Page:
A friend, who will be eight months pregnant this December, told me that she was feeling stress because loved ones want her husband and her to drive 10 hours to be with them on Christmas Day. Her husband told her, “Let’s just do what’s best for us.” They plan to stay home. Her response: “Kudos to him!”
Another friend said she had not found answers for how to slow down during the holidays “without disappointing others.” Could it be that we just can’t please everyone? The fact is they can’t always please us, either.
For am I now seeking the approval of man, or of God? Galatians 1:10a
3. Don’t overbuy. A recent Gallup Poll said American shoppers estimate they will spend an average of $712 each on Christmas gifts this year. Many of us can’t afford that much. Too often the joy of unwrapping presents in December is replaced with the stress of paying the bills in January.
Sheila avoids going into debt during the holidays by shopping for Christmas presents all year long. Cindy’s family members put the names of adults in a basket. Then, each adult draws only one name to buy for, setting a $25 limit. “It really helped financially,” she says.
Terri’s teenage children had higher and higher expectations for expensive Christmas gifts. So the family huddled together and decided to help each other make handmade gifts. The result: a “memorable and life-changing Christmas time.”
And Deb and Eric limit their gifts to three per child. “If three were enough for Jesus,” Deb says, “Why do we need more?”
For by grace you have been saved through faith. …
it is the gift of God. Ephesians 2:8
4. Don’t try to do everything. There’s something comforting about traditions, especially around Thanksgiving and Christmas. But can family traditions become a source of stress? I have only to look in the mirror at myself to answer that question: Yes!
Let’s face it: People are different. Recognizing this, and relaxing with the differences, can ease holiday pressure—both inside and outside the home.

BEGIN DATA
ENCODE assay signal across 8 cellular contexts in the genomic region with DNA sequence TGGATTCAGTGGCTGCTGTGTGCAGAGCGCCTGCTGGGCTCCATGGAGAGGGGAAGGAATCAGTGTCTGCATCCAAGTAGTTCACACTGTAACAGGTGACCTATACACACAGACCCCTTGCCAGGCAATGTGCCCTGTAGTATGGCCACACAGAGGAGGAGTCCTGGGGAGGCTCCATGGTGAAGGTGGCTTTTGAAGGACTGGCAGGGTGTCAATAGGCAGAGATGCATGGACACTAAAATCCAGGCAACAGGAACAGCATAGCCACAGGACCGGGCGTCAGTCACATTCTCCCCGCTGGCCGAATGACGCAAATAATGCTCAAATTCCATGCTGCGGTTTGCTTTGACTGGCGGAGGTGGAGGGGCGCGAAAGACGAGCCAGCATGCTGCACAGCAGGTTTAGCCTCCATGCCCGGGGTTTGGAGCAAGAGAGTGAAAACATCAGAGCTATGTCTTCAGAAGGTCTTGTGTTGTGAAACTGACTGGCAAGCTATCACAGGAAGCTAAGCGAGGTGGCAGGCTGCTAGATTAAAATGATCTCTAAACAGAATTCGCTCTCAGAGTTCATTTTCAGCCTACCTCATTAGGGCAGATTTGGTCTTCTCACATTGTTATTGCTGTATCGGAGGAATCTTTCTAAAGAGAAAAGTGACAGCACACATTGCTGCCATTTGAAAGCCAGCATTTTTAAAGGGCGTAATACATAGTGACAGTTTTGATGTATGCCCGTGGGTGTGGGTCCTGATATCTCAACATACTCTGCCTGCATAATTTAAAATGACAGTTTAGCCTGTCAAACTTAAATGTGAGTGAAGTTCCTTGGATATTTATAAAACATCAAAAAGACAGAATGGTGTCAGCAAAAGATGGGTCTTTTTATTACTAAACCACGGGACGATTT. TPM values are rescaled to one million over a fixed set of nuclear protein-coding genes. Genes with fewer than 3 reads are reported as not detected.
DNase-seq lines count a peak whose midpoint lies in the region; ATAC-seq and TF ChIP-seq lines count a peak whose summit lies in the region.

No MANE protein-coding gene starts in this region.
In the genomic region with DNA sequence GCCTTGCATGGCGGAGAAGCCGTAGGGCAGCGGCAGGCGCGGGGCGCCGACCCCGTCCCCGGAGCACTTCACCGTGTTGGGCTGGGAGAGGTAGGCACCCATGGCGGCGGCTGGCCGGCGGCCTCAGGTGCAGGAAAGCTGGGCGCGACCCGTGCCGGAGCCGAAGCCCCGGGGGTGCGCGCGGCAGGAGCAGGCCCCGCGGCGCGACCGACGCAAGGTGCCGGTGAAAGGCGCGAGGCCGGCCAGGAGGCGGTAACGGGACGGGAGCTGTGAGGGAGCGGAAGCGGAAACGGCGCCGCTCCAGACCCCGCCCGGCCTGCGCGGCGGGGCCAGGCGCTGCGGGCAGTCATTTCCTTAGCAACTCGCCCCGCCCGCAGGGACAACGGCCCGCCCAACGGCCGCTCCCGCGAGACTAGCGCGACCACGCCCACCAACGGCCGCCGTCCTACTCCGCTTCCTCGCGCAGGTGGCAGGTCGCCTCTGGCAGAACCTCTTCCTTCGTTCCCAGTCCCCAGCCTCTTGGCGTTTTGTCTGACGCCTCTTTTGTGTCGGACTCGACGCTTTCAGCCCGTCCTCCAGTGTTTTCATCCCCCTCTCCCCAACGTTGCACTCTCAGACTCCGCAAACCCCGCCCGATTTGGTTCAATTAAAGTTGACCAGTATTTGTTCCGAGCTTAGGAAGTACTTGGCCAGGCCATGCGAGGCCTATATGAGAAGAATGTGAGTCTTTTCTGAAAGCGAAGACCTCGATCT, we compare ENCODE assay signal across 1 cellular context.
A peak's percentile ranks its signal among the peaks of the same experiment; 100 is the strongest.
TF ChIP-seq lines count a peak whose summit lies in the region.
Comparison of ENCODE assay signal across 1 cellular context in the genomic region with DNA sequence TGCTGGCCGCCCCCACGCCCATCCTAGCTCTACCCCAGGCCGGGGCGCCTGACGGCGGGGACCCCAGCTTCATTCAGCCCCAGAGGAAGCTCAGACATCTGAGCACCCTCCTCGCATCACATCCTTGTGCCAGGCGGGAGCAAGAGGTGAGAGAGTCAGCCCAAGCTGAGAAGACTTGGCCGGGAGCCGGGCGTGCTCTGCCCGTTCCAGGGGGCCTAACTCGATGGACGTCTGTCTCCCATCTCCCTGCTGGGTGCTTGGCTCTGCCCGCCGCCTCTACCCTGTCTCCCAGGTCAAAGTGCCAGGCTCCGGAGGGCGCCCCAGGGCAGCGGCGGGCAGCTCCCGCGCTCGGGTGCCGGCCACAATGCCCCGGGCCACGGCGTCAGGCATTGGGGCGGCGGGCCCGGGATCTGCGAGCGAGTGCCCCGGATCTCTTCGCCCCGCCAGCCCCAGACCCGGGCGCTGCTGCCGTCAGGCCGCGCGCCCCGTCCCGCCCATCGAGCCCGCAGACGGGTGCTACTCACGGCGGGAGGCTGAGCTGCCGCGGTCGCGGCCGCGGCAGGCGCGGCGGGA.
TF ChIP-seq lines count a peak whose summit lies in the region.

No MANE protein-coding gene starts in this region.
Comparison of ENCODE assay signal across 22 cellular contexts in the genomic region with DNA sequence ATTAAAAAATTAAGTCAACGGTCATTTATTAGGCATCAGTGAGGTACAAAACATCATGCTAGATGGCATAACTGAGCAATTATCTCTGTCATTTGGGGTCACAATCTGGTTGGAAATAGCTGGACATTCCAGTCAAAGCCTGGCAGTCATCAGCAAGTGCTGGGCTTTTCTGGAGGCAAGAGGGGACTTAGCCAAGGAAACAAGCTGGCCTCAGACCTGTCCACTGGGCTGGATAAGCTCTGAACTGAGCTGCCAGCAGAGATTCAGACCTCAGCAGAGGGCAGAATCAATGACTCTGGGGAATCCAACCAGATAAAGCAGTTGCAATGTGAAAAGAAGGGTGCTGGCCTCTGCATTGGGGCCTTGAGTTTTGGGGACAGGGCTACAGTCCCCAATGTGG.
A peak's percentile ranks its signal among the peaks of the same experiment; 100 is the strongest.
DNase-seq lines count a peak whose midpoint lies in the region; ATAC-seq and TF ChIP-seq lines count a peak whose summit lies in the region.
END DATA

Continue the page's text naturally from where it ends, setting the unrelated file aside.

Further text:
Sometimes visions of homemade Christmas decorations, gingerbread houses, helping the needy, cutting a fresh tree, etc., dance through my head—so our family can have the “perfect Christmas.” But there’s a problem: People in the same family often value traditions differently. What’s comforting for one may actually be stressful or totally meaningless for another.
Deb suggests talking with your spouse and each child about what makes the holiday special for them. Keep the most meaningful traditions, and discard the rest.
Naoma reminds herself over and over during the holidays: What is really important this holiday season for my loved ones?
Let us know among ourselves what is good. Job 34:4b
This year, let’s not spin our wheels when it comes to Thanksgiving and Christmas. With a little planning and preparation, love, peace and joy won’t just be words on a holiday greeting card.
May we all relax when we flip the pages of the calendar to the new year, looking forward to what it will bring … especially during the next season of holidays!
The holidays can be a stressful time for families. Download a free one-session HomeBuilders study that will help couples make holiday decisions. Find more articles on FamilyLife’s website on Thanksgiving and Christmas.
‘Tis the Season, by Cindi Ferrini
When Christmas Came, by Barbara Rainey
25 Days, 26 Ways to Make This Your Best Christmas Ever, by Ace Collins